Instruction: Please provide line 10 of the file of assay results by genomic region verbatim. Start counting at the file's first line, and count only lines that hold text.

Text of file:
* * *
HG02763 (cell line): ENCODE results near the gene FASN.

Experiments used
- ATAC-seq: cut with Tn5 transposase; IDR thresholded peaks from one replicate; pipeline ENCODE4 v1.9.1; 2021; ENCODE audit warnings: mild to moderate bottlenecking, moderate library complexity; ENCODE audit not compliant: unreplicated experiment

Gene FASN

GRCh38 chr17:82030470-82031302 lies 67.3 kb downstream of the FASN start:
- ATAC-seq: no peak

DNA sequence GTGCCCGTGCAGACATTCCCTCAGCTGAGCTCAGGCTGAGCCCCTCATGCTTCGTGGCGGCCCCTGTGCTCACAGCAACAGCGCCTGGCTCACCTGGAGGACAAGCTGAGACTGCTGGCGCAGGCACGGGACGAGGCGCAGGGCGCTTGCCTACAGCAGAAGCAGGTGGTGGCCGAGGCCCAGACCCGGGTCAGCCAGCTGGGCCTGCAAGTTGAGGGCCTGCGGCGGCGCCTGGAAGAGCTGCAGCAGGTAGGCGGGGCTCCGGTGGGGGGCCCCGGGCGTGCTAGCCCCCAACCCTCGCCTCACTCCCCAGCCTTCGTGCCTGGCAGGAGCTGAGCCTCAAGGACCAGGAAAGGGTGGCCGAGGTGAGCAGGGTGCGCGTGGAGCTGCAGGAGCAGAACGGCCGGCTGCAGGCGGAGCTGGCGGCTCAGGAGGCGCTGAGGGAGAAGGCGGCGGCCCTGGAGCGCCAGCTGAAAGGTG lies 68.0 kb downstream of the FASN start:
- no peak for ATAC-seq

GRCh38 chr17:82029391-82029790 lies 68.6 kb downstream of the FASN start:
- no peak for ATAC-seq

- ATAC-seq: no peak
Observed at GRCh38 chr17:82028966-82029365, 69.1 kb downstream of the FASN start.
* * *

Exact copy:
- no peak for ATAC-seq